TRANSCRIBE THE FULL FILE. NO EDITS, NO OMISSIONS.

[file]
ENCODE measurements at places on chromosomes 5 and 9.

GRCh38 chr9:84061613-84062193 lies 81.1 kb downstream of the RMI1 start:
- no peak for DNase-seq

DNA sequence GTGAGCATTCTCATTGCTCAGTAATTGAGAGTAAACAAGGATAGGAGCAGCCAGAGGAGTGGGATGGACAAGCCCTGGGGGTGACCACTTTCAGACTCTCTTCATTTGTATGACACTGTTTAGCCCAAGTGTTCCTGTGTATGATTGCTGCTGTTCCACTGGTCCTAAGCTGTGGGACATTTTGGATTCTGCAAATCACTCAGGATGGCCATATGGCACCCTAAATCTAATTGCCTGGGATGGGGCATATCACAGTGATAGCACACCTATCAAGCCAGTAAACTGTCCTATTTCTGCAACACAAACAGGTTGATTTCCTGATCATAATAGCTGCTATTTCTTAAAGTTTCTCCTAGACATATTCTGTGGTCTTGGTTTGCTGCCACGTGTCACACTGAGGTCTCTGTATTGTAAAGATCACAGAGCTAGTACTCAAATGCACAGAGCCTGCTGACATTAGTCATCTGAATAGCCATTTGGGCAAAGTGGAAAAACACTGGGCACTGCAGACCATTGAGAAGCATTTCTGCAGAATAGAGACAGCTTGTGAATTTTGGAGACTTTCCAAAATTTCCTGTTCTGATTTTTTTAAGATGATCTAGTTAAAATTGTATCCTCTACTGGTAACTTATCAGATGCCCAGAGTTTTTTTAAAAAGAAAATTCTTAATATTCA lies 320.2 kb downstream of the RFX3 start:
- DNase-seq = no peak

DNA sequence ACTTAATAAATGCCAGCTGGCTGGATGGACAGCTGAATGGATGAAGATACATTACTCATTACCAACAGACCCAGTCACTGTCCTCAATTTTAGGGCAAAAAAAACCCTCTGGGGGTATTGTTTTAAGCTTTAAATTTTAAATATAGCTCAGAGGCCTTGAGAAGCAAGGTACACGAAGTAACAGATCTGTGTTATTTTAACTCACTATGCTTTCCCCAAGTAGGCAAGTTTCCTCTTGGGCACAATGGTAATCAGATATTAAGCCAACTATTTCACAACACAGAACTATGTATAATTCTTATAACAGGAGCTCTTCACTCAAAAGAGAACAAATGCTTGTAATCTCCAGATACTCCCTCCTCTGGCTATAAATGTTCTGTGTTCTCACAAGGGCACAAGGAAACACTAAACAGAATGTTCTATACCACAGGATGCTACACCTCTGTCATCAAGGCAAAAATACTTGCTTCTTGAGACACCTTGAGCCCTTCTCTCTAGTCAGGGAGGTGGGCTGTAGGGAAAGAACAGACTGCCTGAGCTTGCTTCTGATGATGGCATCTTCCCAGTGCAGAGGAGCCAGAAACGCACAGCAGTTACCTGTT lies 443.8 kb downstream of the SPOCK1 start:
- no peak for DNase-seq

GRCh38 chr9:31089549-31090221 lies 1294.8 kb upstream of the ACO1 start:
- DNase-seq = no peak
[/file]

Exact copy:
ENCODE measurements at places on chromosomes 5 and 9.

GRCh38 chr9:84061613-84062193 lies 81.1 kb downstream of the RMI1 start:
- no peak for DNase-seq

DNA sequence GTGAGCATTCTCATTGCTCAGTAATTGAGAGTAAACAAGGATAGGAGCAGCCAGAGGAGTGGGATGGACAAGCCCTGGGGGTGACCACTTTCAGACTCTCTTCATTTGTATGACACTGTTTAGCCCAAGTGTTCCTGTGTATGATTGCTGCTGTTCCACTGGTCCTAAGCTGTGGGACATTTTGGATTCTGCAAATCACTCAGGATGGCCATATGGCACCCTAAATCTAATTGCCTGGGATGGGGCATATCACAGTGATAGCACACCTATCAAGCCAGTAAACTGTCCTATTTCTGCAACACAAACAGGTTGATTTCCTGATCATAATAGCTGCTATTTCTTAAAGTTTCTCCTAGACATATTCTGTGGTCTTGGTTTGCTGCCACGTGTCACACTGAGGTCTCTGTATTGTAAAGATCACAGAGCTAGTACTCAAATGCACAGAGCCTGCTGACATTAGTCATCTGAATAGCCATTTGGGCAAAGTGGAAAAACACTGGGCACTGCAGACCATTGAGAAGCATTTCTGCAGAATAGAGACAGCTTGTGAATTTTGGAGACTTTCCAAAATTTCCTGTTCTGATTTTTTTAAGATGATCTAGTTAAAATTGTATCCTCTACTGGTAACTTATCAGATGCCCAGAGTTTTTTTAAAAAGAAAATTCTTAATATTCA lies 320.2 kb downstream of the RFX3 start:
- DNase-seq = no peak

DNA sequence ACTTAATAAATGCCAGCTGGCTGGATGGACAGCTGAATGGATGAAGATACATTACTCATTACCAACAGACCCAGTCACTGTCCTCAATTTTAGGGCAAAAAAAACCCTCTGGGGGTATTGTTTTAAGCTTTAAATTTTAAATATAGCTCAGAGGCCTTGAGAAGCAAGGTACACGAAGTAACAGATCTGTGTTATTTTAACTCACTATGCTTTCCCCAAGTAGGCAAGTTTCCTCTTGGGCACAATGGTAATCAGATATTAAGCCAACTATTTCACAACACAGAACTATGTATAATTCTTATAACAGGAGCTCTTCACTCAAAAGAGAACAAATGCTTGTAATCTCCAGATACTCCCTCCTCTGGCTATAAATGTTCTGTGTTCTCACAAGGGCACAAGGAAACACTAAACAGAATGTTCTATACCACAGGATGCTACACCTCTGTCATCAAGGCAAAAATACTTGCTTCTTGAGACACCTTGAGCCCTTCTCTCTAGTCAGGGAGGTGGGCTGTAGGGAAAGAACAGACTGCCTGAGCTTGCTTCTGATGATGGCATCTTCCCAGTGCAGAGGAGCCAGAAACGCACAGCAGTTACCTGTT lies 443.8 kb downstream of the SPOCK1 start:
- no peak for DNase-seq

GRCh38 chr9:31089549-31090221 lies 1294.8 kb upstream of the ACO1 start:
- DNase-seq = no peak